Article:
The Father General of the Redemptorists, Most Rev. Nicholas Mauron, decided to bring the whole matter to the attention of Pope Pius IX. The Pope decided that the icon should be exposed to public veneration and the logical site was their church of St. Alphonse of Ligouri, standing as it did between the Basilicas of St. Mary Major and St. John Lateran. Pope Pius IX wrote a short memorandum ordering the Augustinian Fathers of St. Mary in Posterula to surrender the picture to the Redemptorists, on condition that the Redemptorist supply the Augustinians with another picture of Our Lady of Perpetual Help or a good copy of the icon of Perpetual Help in exchange. Upon the return of the icon, Pope Pius IX gave the icon the title Our Mother of Perpetual Help. In June 23, 1867, the image was crowned by the Dean of the Vatican Chapter in a solemn and official recognition of the Marian icon under the title of Our Mother of Perpetual Succour. In April 21, 1866, the Redemptorist Superior General gave one of the first copies to Pope Pius XI, which is now preserved in the chapel of the Redemptorists' General Government in Rome. The icon is under the care of the Redemptorist fathers of St. Alphonse of Ligouri Church where the icon is now enshrined.
Since then, the icon has been venerated all around the world. The icon has been popularized among many cultures and has had several titles in different languages such as Nuestra Señora del Perpetuo Socorro, Perpetuo Succursu, Beata Virgo de Perpetuo Succursu, Ina ng Laging Saklolo and Mother of Perpetual Soccour.
According to tradition, when handing over the Icon to the Redemptorist in 1866, Pope Pius IX expressed the desire that they should make her known to the world. From that time until present day, devotion to the Mother of Perpetual help has spread all over the world. Thousands of copies of the Picture have been dispatched throughout the world and there are many shrines where copies of the original Icon are venerated and regarded as miraculous.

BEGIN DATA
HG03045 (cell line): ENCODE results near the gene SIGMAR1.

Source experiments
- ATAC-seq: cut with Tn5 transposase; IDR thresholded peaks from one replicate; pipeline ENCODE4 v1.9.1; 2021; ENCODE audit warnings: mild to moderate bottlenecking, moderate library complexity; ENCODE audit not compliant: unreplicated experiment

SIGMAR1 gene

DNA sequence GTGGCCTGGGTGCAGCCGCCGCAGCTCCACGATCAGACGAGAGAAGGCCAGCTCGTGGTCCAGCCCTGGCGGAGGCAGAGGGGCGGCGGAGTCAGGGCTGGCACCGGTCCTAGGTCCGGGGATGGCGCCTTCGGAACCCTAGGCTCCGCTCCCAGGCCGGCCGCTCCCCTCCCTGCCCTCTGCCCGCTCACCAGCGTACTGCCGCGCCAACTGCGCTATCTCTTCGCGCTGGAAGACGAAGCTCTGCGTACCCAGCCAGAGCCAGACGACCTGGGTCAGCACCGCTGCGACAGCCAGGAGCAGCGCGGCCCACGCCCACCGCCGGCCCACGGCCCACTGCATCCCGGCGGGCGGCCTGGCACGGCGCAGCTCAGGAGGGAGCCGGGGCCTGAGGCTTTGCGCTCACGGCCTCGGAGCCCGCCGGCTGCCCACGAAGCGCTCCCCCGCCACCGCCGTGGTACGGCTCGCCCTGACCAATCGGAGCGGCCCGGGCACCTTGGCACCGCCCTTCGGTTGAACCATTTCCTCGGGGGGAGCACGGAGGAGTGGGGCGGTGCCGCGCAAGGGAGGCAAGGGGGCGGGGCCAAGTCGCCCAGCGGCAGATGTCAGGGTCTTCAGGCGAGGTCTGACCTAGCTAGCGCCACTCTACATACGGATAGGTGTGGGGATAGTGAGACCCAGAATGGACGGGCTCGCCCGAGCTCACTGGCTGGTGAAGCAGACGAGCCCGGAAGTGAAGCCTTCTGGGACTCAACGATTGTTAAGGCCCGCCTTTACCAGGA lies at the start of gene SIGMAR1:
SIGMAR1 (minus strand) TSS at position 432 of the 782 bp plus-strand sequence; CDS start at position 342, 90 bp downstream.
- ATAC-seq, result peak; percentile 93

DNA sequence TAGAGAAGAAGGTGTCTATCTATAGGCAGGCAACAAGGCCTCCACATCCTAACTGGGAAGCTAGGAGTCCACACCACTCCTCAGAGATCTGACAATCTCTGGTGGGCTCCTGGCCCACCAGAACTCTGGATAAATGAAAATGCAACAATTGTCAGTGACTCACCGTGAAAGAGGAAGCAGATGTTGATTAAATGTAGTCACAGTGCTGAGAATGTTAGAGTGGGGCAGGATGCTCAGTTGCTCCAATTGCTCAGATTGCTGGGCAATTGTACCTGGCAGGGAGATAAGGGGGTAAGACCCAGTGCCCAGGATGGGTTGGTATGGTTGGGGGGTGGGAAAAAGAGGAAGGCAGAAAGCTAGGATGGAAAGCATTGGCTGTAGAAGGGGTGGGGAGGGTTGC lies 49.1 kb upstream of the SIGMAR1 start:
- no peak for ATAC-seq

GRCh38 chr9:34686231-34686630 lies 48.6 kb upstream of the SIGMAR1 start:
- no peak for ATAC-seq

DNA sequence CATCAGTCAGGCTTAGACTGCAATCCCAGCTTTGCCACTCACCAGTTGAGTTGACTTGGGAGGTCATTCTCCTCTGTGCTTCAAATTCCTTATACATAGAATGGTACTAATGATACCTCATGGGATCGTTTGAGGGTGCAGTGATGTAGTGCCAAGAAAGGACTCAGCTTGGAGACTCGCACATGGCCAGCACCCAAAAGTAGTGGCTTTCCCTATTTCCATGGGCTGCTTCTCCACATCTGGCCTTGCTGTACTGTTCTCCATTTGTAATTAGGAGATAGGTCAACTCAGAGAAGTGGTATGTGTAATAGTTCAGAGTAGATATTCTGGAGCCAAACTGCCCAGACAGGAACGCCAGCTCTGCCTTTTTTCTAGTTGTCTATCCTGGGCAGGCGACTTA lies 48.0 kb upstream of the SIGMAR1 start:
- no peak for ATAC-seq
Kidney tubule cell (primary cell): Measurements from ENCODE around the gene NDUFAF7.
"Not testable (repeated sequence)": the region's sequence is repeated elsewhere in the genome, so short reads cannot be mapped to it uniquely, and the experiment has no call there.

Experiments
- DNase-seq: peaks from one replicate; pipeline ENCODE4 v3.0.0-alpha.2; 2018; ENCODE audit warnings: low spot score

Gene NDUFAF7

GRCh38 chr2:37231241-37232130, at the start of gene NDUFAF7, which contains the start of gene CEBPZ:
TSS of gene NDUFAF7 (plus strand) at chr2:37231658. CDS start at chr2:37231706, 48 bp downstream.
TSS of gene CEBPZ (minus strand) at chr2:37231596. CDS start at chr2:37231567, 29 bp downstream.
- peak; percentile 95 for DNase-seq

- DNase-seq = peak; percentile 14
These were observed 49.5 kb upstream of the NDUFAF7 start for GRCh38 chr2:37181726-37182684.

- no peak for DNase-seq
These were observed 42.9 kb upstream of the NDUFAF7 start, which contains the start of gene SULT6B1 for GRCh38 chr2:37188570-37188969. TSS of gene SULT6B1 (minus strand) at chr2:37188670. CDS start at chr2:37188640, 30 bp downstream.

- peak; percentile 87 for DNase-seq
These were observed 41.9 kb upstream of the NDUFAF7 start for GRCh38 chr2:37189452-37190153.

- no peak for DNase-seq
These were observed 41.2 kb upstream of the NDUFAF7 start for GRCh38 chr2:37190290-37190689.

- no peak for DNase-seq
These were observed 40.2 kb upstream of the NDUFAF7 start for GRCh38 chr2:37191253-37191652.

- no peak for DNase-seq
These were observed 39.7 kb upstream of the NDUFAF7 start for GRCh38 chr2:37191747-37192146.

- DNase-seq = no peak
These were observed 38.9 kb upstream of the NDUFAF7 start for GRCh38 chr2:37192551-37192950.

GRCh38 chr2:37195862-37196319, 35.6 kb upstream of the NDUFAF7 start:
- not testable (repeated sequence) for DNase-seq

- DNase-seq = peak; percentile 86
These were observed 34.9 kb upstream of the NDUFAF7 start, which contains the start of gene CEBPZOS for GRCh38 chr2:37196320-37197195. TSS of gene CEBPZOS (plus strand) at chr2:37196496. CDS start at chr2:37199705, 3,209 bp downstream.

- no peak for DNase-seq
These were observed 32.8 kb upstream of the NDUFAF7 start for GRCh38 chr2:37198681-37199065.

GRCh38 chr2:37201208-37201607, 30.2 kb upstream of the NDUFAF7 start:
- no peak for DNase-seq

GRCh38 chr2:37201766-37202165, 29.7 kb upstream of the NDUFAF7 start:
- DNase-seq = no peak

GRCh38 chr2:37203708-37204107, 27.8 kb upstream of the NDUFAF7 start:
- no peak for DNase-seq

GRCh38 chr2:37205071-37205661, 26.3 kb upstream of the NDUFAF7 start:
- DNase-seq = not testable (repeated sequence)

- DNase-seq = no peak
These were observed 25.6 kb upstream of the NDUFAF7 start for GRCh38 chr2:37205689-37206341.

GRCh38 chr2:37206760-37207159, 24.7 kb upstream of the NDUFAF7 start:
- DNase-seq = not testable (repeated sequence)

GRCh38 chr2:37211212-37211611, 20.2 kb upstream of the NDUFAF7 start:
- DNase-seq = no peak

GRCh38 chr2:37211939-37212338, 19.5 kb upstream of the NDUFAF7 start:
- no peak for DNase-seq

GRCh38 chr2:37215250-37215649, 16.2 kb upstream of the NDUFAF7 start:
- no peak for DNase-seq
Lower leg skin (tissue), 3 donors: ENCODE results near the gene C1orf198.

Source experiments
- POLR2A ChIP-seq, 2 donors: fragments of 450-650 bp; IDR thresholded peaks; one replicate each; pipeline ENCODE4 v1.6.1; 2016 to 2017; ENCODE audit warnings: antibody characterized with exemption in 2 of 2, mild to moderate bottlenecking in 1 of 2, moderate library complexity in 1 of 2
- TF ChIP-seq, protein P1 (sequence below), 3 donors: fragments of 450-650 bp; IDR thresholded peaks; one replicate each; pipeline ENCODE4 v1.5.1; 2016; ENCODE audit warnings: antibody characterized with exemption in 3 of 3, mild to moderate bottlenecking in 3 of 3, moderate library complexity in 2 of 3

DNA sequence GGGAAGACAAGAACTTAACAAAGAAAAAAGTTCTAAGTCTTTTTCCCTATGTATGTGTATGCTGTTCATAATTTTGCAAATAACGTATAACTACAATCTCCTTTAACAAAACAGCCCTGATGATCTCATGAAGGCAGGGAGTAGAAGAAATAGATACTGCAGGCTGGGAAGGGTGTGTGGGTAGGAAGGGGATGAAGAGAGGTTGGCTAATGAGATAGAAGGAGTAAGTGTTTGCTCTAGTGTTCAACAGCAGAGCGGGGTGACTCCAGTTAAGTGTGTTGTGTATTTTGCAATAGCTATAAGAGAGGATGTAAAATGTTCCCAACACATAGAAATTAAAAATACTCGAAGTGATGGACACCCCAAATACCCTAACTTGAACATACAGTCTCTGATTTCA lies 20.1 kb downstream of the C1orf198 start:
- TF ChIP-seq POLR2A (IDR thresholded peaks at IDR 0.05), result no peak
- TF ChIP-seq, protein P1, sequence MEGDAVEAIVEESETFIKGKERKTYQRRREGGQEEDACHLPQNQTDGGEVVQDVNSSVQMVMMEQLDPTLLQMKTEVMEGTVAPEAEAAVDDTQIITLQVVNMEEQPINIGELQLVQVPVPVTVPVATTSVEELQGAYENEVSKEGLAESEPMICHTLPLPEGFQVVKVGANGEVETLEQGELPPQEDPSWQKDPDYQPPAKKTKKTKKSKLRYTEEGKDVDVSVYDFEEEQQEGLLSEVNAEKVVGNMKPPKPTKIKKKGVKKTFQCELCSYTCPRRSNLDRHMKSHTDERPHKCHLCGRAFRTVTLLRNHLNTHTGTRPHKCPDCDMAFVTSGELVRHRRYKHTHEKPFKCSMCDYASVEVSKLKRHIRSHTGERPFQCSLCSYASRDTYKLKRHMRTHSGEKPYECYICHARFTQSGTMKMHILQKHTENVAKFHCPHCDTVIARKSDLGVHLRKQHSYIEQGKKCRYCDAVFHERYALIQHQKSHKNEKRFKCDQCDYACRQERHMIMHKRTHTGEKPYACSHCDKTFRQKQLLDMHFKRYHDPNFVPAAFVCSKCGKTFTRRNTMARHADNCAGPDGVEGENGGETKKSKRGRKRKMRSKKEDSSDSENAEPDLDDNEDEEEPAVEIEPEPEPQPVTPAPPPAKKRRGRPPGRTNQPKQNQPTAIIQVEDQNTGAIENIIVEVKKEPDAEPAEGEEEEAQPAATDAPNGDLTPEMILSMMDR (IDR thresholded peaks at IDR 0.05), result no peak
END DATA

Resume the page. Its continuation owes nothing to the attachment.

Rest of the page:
Among the best known shrine are those in Boston and New York (USA), Haiti, where Our Lady of Perpetual Help is the Patroness of the country; Santiago (Chile, Curitiba, Belém and Manaus in Brazil, Tequisquiapan in Mexico; Belfast and Limerick in Ireland; Bussolengo in Italy; Torun and Cracow in Poland; Singapore and the most famous of all in Manila (Philippines).
The Perpetual Novena which began in St. Louis (USA) in 1927, has made a notable contribution to the spread of this devotion. The Novena has been called “Perpetual”, because it is held on a fixed day each week of the year. During the Novena devotions, the faithful not only say the traditional prayer, but they also present written petitions and thanksgivings for favors received. There is also a meditation on some aspect of the spiritual life.
Prayer to Our Lady of Perpetual Help
O Mother of Perpetual Help, grant that I may ever invoke thy most powerful name, which is the safeguard of the living and the salvation of the dying. O Purest Mary, O Sweetest Mary, let thy name henceforth be ever on my lips. Delay not, O Blessed Lady, to help me whenever I call on thee, for, in all my needs, in all my temptations I shall never cease to call on thee, ever repeating thy sacred name, Mary, Mary.O what consolation, what sweetness, what confidence, what emotion fill my soul when I pronounce thy sacred name, or even only think of thee. I thank God for having given thee, for my good, so sweet, so powerful, so lovely a name. But I will not be content with merely pronouncing thy name: let my love for thee prompt me ever to hail thee, Mother of Perpetual Help. Amen.